I spotted Clay’s black Chevy in the place where the possum drops and pulled over to ask Clay a few questions. We had a nice sit-down and he cooked up lunch for me and a few other folks. Here’s what I found out…
Cory Marie: What happens on Friday Nights? There’s a jam, right?
Clay Logan: Folks get together. They bring instruments, we’ve been doing it for years.
CM: Are spectators welcome?
CL: Sure! We start around 7:30 or 8pm. We got chairs too.
CM: Do you play any instruments?
CL: My most musical part is my nose! I can pick it or blow it!
CM: What’s your favorite tune?
CL: “I Wonder How the Old Folks Are at Home” and “Sail Away Ladies”
CM: Have you ever taken a class at the Folk School?
CL: I’ve been involved in the Folk School my whole life. I milked cows at the Folk School and attended Little/Middle when I was young. When I was a teenager we would always go to the Friday night dances. I haven’t taken a class as an adult.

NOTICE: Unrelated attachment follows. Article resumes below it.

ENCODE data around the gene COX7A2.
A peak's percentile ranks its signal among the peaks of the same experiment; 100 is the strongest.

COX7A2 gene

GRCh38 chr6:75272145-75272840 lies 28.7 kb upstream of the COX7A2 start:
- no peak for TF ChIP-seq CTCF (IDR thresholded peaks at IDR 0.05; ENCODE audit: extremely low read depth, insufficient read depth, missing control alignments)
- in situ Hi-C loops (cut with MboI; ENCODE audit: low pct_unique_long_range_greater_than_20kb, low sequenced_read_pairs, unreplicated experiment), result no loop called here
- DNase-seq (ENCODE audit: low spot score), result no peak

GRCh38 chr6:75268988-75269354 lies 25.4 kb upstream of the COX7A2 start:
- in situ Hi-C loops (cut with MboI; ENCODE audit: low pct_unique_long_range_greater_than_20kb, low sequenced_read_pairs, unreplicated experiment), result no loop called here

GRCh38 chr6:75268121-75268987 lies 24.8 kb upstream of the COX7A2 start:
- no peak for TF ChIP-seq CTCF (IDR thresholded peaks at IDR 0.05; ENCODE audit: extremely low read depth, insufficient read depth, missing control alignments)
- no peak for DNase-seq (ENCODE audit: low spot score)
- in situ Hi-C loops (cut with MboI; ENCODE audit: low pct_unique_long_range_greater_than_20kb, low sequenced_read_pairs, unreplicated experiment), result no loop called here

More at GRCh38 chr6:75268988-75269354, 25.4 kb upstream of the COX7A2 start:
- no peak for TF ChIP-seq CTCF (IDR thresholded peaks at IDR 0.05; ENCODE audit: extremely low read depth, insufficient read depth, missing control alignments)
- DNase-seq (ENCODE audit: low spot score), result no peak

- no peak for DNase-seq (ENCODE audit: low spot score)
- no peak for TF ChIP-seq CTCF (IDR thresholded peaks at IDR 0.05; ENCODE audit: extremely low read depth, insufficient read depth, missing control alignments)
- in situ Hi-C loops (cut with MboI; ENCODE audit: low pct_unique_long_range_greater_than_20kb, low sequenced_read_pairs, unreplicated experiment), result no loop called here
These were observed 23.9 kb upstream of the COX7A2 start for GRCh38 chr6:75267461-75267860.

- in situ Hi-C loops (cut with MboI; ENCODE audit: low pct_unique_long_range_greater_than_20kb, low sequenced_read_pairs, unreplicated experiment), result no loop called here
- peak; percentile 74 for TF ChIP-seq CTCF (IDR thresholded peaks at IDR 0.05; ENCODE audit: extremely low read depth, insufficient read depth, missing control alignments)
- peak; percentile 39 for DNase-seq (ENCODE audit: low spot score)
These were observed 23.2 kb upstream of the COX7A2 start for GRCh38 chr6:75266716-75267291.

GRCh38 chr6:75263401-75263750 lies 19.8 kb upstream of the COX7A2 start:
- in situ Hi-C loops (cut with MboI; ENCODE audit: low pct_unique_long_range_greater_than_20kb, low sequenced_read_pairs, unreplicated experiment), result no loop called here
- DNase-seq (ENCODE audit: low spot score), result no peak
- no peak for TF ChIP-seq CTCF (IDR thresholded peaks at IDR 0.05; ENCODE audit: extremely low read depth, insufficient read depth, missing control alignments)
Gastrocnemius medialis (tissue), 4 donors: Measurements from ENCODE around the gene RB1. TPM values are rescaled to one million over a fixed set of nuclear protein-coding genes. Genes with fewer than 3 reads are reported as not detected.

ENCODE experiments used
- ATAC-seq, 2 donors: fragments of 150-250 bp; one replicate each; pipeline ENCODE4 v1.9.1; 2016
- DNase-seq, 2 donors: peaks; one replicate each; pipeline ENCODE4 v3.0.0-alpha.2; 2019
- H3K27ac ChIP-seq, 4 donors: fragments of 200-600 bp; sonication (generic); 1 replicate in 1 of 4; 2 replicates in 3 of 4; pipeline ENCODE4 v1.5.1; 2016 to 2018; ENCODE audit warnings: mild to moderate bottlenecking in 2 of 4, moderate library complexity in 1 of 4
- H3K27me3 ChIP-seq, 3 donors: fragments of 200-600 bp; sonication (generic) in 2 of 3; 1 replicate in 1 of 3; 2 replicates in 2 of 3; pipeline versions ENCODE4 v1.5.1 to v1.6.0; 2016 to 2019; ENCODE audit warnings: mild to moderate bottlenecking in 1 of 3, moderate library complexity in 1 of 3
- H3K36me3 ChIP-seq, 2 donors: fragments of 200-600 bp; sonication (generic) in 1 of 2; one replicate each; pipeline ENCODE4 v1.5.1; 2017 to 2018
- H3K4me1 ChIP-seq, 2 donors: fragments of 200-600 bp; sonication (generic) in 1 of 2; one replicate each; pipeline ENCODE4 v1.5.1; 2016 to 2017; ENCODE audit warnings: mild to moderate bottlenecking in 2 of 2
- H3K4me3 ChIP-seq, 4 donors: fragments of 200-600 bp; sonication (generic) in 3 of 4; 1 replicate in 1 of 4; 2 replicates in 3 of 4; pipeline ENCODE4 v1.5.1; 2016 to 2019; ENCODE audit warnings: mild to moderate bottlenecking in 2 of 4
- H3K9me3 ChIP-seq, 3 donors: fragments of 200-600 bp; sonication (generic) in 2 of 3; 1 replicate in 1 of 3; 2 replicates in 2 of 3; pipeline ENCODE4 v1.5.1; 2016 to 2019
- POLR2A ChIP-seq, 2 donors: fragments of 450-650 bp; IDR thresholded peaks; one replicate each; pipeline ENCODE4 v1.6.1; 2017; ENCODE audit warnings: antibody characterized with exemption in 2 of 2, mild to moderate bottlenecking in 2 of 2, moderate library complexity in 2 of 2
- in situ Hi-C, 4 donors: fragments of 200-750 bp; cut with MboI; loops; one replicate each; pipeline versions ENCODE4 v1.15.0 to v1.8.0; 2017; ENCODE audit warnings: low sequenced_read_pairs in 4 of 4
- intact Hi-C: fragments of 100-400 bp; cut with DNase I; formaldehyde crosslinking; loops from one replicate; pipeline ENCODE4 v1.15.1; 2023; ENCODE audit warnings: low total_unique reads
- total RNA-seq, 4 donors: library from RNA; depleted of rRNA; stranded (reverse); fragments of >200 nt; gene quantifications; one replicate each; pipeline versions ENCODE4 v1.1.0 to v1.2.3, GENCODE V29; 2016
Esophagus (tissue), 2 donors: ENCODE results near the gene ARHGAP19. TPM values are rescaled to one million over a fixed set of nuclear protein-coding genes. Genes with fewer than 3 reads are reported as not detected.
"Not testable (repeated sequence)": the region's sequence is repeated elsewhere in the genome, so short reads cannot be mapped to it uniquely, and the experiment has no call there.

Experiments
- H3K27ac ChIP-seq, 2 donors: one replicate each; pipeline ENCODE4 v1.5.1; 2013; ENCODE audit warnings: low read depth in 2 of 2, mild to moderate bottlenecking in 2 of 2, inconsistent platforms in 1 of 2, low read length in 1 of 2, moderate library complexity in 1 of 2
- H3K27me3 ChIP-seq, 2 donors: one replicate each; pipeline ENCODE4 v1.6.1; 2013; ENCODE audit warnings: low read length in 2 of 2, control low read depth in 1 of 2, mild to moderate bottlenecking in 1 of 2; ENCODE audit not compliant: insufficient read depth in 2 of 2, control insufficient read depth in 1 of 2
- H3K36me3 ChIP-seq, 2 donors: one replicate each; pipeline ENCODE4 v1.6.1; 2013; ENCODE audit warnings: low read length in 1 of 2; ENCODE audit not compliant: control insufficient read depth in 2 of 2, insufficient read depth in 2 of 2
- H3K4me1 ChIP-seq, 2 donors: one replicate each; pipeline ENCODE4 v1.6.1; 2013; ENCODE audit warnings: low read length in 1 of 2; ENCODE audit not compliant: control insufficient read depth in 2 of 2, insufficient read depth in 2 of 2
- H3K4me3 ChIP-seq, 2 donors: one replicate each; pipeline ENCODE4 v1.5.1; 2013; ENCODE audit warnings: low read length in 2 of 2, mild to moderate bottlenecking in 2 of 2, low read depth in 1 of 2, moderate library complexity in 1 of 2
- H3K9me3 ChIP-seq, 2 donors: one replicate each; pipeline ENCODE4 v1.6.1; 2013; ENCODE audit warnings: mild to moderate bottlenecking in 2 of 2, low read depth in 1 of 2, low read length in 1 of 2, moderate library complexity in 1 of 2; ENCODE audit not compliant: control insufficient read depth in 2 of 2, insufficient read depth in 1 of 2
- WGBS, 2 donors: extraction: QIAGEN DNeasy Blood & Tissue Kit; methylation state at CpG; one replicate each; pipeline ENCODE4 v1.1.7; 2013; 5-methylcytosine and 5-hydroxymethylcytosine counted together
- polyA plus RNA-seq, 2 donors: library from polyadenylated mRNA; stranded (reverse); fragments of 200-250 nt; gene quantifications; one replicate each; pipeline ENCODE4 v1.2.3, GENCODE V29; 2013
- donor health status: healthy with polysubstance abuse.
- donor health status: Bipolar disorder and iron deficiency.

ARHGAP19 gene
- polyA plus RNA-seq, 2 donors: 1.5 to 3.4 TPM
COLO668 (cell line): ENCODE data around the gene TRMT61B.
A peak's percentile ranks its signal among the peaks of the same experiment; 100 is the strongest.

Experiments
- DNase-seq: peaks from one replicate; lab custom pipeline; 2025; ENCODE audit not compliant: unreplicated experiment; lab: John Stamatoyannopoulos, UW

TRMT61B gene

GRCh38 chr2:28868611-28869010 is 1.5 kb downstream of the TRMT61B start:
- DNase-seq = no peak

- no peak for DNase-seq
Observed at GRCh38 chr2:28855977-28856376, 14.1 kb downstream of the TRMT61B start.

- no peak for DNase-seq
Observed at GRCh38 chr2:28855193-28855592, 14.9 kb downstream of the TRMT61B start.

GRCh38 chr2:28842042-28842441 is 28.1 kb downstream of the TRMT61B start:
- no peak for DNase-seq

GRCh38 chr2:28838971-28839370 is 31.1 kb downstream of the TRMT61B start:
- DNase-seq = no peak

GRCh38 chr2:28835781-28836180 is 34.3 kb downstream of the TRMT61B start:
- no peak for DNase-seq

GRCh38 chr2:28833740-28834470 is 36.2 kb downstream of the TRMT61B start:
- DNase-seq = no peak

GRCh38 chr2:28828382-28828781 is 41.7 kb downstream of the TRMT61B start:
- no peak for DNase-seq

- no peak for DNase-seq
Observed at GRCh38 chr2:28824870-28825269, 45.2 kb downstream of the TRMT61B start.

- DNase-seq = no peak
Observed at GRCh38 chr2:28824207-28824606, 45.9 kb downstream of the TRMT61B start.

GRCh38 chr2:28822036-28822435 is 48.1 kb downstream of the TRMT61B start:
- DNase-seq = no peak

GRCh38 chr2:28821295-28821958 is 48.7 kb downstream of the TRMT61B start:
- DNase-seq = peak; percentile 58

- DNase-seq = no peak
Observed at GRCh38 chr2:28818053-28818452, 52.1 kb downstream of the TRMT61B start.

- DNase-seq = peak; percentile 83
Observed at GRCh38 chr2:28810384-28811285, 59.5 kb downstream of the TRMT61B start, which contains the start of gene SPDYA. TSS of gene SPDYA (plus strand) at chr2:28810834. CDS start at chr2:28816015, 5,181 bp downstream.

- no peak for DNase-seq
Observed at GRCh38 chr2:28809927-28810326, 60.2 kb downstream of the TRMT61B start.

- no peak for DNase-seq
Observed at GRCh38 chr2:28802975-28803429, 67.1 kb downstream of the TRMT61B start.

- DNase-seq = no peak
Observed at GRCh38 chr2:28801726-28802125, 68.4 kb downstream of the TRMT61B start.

CM: What would you take?
I’d take blacksmithing or wood turning – you know, the “manly” classes. Photography sounds good too.
CM: How did you learn to dance?
CL: I’d dance every Friday at the Folk School from the time I was 16-18 before I went into the service. We’d show up with our shirttails out and Marguerite Bidstrup demands shirttails tucked in! Boy did she crack the whip. She called me out a lot of times, but she liked me.
CM: What are you thoughts on swinging your partner?
CL: When I dance, honey, I dance hard. You gotta learn to swing and get up on the balls of your feet. This is basic stuff!
CM: What is your most popular possum merchandise item?
CL: The Glow-in-the-Dark Possum Shirt.
Be sure to stop by Clay’s Corner next time you come to the Folk School where you too can pick up a cold refreshing Cheerwine, a scoop of delicious ice cream, your very own Glow-In-the-Dark-Possum Shirt, and most importantly a dose of Southern hospitality. Visit the Clay’s Corner website for interesting Possum trivia, photos, and information.
Disclaimer: No live possums were hurt or traumatized in the acquisition of this article.